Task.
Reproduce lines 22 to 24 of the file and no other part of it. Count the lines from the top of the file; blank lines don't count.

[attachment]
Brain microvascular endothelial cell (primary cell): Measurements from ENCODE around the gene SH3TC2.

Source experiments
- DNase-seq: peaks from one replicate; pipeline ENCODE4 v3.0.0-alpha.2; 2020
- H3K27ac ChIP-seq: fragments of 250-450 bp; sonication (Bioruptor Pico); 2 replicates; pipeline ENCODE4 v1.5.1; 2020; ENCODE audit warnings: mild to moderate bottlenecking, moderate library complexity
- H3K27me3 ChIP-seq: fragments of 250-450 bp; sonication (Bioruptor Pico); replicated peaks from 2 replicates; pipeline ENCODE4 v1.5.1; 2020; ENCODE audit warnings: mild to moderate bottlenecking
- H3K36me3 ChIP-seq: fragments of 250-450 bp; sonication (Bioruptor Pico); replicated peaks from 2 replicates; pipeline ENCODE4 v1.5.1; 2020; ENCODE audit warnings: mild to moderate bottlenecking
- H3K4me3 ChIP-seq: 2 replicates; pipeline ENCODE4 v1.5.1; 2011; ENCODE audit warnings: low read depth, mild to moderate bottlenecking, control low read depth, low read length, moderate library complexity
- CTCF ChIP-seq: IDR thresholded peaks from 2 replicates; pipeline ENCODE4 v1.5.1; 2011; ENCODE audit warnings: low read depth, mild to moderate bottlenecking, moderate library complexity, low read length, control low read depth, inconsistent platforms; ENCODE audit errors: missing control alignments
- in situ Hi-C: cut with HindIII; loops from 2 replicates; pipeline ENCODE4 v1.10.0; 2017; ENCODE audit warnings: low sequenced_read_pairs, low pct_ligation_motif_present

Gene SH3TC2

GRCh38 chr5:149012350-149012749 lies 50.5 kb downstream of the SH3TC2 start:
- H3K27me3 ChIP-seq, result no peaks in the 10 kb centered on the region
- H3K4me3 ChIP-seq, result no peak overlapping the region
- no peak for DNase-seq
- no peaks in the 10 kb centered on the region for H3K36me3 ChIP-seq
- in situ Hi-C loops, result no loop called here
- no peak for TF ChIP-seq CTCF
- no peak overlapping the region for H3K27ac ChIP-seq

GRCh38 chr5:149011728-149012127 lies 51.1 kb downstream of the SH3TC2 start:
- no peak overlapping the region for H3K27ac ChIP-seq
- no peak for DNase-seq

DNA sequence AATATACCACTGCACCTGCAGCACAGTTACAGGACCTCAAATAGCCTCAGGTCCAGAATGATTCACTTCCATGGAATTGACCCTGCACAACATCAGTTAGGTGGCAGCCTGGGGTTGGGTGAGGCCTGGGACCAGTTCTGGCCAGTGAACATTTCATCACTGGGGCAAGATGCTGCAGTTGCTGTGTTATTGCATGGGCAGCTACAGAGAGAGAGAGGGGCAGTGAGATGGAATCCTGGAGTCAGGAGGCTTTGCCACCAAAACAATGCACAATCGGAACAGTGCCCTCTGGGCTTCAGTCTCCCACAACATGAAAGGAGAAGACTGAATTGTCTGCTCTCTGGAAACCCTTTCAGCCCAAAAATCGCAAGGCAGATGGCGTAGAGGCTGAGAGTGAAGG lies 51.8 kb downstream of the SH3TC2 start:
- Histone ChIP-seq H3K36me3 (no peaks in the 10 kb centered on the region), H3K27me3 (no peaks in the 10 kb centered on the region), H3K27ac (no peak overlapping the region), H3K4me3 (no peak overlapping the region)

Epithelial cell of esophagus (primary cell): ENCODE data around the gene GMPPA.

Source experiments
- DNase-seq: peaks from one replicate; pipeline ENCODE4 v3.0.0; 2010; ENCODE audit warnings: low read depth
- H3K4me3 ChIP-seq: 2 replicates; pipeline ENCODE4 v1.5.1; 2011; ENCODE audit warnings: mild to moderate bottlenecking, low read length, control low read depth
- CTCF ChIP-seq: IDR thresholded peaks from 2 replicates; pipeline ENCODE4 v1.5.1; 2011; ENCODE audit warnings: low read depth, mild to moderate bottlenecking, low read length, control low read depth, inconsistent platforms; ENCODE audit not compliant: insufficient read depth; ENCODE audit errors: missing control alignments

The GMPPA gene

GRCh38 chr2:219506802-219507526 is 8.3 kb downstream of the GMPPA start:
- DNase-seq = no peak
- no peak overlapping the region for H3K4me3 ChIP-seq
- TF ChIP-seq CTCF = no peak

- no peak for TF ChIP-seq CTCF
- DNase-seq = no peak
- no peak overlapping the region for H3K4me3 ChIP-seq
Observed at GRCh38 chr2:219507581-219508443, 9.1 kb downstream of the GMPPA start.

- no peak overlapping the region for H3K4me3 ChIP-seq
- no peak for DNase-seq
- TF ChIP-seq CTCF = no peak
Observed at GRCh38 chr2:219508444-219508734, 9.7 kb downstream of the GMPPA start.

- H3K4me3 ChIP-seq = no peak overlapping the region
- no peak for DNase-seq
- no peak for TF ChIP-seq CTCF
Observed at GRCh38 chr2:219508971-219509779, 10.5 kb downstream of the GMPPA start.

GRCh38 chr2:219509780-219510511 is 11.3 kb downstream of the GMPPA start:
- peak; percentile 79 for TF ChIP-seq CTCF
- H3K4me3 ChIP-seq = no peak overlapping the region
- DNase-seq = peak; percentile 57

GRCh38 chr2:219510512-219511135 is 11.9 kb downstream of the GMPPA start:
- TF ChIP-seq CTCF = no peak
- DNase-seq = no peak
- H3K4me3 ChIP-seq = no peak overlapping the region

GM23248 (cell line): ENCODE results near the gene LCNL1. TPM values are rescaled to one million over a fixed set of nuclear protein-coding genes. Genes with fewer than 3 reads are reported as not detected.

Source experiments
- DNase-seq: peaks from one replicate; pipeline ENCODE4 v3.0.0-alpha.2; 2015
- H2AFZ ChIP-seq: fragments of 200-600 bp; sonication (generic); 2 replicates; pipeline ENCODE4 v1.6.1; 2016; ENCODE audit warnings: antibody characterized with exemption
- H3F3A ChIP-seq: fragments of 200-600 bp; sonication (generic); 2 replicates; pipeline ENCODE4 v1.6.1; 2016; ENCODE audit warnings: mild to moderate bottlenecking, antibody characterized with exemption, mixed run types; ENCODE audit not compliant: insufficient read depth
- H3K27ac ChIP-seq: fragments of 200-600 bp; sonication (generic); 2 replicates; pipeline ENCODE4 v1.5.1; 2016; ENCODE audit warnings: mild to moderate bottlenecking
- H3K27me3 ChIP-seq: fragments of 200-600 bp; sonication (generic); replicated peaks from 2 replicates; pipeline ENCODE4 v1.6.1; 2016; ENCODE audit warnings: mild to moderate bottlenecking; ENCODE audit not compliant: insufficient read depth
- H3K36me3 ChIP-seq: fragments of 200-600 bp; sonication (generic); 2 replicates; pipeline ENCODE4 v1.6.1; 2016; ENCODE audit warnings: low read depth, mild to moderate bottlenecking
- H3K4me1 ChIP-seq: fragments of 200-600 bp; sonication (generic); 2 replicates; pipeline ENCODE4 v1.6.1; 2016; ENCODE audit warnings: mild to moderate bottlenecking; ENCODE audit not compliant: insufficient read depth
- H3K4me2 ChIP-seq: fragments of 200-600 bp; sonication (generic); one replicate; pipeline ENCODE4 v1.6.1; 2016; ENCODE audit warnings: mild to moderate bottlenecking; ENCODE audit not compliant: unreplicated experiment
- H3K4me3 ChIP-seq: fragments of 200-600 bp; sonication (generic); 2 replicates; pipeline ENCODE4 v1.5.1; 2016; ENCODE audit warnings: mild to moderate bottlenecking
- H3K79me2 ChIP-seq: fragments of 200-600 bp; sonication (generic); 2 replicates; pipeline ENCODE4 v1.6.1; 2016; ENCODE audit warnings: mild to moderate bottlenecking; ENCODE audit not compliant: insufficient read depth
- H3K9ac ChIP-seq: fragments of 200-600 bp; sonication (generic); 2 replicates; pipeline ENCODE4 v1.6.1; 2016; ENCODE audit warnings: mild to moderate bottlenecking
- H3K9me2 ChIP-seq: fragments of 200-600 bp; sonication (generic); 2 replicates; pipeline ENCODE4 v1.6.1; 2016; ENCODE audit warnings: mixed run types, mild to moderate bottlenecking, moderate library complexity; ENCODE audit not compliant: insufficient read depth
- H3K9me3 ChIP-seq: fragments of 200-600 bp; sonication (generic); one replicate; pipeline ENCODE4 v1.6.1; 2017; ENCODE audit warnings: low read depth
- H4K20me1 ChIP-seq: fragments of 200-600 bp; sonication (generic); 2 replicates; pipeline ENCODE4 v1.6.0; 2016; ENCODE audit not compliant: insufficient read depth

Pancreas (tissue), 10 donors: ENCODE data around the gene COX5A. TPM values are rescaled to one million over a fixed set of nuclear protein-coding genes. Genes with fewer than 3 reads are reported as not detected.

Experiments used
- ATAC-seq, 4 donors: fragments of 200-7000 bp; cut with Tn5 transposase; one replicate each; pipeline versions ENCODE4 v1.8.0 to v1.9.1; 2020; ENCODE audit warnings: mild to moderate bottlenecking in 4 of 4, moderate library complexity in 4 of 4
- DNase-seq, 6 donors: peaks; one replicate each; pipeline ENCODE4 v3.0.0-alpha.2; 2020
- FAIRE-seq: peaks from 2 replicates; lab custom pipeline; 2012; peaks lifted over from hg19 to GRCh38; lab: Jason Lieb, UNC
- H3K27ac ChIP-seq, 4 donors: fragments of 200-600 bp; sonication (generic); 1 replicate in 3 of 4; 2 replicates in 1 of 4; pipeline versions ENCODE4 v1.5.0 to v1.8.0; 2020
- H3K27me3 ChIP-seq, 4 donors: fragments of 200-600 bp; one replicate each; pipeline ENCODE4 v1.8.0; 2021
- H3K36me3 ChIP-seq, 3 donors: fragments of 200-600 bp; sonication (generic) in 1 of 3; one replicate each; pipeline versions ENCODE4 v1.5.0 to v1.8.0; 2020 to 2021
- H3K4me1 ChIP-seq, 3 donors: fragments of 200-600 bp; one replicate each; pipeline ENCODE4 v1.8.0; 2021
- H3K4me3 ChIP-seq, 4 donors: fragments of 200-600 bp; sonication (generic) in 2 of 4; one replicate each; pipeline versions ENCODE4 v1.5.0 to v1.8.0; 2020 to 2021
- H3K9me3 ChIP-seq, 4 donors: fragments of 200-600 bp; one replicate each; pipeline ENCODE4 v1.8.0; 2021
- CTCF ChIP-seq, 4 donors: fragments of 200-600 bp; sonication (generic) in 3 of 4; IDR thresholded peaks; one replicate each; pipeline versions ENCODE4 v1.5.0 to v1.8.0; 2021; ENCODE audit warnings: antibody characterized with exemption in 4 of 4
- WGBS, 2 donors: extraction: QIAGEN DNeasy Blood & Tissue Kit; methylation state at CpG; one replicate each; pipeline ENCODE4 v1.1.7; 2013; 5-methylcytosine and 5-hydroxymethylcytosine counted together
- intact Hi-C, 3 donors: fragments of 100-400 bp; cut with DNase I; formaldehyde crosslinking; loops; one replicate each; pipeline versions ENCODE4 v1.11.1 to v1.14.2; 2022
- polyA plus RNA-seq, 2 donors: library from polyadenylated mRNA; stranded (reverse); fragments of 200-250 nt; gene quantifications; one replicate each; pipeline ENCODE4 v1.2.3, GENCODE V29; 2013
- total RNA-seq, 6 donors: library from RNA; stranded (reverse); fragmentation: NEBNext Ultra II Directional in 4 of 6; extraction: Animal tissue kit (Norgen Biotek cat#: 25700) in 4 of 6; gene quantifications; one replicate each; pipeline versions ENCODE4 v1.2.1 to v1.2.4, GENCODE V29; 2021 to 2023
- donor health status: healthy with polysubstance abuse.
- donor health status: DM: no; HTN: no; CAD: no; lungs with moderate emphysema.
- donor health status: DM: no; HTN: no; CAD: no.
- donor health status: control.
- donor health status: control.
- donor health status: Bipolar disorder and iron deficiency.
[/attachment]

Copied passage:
DNA sequence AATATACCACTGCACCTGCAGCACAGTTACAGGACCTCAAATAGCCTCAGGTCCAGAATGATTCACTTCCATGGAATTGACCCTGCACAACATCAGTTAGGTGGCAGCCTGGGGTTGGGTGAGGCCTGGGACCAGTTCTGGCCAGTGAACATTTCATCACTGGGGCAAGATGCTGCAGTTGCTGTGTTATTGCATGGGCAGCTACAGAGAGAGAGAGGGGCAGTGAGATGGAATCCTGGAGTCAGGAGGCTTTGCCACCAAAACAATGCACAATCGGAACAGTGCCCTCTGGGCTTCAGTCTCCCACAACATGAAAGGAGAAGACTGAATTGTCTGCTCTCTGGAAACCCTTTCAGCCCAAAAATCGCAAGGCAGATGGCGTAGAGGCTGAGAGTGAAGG lies 51.8 kb downstream of the SH3TC2 start:
- Histone ChIP-seq H3K36me3 (no peaks in the 10 kb centered on the region), H3K27me3 (no peaks in the 10 kb centered on the region), H3K27ac (no peak overlapping the region), H3K4me3 (no peak overlapping the region)

Epithelial cell of esophagus (primary cell): ENCODE data around the gene GMPPA.